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Blink-induced saccadic oscillations.

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Saccadic Oscillations
T. C. Hain, MD, D. S. Zee, MD, and M. Mordes, M D
A patient with a neurodegenerative disease had abnormal saccades only when he blinked. These saccades were
hypermetric and were followed immediately, without
any intersaccadic interval, by a large, oppositely directed saccade (dynamic overshoot). To explain these
findings, we hypothesize that a blink-related neural signal can modulate the activity of pause cells that normally inhibit saccadic burst neurons during fixation. In
pathological circumstances, abnormal function of pause
cells could lead to large-amplitude saccadic oscillations.
In normal subjects, blinks could induce short bursts of
low-amplitude flutter.
Hain TC, Zee DS, Mordes M: Blink-induced saccadic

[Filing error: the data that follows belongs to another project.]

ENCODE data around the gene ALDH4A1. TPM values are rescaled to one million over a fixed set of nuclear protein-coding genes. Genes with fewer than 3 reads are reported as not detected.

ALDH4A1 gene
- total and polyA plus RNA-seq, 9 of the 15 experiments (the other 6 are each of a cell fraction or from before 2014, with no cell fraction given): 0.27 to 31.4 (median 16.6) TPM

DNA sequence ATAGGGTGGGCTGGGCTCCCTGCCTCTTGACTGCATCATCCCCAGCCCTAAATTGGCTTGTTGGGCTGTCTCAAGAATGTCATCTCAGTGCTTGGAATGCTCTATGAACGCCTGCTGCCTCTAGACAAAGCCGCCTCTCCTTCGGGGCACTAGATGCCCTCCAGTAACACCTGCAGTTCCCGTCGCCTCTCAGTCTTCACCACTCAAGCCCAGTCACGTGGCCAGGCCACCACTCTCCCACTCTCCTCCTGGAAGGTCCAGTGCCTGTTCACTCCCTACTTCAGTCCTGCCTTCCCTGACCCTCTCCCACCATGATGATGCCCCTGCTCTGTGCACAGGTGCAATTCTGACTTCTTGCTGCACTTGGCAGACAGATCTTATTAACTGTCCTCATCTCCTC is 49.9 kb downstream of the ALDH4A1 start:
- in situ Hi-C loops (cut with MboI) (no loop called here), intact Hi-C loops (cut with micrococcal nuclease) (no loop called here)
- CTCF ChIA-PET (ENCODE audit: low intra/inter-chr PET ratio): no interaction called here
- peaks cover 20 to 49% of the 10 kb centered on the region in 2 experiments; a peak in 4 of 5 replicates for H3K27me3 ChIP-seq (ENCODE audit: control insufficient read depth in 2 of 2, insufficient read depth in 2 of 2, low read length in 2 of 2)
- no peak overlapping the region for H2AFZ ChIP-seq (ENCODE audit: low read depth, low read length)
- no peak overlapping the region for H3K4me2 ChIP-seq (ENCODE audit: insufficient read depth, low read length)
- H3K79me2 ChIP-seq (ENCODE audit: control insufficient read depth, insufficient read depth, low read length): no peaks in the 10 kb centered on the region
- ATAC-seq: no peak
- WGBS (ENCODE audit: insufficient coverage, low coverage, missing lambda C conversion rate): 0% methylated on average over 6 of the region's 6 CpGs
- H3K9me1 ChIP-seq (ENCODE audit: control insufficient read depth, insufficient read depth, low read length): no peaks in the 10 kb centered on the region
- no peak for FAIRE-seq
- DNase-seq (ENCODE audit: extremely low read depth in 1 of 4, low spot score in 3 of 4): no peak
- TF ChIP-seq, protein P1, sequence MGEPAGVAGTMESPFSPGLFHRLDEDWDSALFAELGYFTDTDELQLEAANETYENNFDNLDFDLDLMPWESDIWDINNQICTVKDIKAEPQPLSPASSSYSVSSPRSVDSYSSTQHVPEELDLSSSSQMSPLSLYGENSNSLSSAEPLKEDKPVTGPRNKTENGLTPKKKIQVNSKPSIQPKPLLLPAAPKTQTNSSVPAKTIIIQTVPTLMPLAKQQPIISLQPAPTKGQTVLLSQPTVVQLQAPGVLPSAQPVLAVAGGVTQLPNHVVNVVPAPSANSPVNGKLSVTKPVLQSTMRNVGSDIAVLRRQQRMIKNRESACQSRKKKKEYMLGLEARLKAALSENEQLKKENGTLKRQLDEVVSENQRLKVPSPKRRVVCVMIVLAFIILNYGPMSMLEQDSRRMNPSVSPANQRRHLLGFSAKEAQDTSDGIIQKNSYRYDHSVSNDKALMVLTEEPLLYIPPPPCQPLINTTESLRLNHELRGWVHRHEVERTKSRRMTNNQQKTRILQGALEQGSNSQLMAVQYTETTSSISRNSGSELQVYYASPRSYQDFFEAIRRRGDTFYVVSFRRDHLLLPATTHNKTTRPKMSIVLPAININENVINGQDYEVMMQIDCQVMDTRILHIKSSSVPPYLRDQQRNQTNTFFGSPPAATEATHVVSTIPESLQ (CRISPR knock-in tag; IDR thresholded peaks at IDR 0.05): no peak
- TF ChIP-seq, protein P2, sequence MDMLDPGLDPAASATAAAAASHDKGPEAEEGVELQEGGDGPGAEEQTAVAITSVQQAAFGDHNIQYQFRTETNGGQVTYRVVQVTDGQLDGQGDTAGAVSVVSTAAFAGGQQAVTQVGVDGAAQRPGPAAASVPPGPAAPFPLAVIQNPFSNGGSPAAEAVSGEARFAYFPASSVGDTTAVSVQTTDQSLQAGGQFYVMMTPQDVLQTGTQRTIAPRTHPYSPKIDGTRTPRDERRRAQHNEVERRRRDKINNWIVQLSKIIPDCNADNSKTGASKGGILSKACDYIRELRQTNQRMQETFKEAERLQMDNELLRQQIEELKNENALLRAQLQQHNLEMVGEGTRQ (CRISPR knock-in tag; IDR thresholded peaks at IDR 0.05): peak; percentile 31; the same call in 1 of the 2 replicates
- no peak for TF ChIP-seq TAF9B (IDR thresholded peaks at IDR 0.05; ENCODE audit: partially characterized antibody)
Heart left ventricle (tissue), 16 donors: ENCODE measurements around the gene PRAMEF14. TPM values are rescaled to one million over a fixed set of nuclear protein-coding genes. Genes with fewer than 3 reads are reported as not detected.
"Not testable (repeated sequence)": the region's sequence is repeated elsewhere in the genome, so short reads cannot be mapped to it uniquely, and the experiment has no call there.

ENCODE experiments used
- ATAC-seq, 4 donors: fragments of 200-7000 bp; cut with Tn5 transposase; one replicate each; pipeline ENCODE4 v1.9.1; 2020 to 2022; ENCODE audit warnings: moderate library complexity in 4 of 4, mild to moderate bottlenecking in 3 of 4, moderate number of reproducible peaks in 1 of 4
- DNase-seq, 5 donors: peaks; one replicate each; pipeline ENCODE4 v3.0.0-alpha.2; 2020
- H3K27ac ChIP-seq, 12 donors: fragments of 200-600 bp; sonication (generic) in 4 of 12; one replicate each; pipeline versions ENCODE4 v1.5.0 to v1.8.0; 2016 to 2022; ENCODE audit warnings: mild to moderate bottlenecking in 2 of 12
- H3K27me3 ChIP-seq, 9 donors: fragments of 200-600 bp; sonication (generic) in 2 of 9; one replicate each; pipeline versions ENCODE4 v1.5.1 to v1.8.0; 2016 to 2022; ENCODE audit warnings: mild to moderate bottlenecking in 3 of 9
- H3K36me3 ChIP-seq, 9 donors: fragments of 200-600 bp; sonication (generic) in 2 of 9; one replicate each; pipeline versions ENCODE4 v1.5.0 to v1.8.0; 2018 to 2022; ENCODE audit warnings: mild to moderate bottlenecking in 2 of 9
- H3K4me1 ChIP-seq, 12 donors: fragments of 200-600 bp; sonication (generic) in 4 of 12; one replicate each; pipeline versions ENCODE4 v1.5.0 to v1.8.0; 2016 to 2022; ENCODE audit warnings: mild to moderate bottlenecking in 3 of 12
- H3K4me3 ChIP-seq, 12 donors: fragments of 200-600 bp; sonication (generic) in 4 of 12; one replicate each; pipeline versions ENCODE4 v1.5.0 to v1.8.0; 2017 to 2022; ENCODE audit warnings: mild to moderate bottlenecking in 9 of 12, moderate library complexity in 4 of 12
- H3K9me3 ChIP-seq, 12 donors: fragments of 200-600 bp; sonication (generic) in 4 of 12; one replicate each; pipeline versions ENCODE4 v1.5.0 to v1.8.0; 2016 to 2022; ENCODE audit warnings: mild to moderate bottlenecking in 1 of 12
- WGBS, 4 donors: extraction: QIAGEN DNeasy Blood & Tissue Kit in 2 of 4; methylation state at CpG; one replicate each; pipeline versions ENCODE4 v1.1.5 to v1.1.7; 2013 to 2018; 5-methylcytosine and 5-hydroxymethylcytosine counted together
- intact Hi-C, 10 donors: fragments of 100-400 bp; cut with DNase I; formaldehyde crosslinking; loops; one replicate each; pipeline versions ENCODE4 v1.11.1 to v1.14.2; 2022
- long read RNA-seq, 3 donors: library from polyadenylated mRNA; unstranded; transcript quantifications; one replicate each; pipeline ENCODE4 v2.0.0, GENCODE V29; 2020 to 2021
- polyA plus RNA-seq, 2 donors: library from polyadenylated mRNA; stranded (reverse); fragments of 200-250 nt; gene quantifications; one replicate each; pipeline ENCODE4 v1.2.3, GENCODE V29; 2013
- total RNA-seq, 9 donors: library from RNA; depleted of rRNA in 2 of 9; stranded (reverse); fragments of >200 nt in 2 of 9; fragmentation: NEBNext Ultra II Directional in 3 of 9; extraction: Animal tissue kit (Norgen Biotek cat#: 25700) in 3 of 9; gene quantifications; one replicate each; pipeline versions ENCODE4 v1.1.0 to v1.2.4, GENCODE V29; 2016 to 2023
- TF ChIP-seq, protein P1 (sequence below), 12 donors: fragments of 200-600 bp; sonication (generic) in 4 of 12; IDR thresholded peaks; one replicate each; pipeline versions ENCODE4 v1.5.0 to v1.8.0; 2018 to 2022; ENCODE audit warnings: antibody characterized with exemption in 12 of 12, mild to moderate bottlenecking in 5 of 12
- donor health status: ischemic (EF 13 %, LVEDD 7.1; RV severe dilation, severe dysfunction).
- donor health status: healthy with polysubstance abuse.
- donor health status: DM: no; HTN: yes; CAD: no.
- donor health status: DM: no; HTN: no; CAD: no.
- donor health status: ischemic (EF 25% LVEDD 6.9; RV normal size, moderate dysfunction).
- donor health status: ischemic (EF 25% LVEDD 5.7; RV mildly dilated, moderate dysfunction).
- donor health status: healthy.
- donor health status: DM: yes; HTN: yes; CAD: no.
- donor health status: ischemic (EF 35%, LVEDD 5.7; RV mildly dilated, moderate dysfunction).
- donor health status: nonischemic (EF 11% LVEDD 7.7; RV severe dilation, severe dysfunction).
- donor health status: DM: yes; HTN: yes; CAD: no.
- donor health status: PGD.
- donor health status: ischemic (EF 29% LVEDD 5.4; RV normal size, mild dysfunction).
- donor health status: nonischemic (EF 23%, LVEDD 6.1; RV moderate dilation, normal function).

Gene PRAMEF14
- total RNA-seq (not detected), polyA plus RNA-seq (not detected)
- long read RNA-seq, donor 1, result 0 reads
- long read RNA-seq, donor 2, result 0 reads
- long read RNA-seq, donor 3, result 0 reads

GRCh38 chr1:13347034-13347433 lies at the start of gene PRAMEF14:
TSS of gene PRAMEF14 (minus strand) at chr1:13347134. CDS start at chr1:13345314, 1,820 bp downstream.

oscillations. Ann Neurol 19:299-301, 1986
Some patients cannot produce normal saccades unless
they blink simultaneously. The saccades are then faster
and larger and are initiated more quickly [4]. Here we
describe a patient who produced relatively normal saccades without a blink, but when saccades were accompanied by a blink, a large, oppositely directed saccade
without any apparent intersaccadic interval (dynamic
overshoot) immediately followed.
Case Report
A 3 7-year-old man had had a progressive neurological disorder of unknown cause for over 15 years that was characterized by dysarthria, gait ataxia, and abnormal eye movements.
The major ocular motor abnormality was that horizontal saccades, when associated with a blink but not otherwise, had
large dynamic overshoots (Fig 1B). Quick phases of optokinetic and vestibular nystagmus that occurred in association with a blink also showed these dynamic overshoots.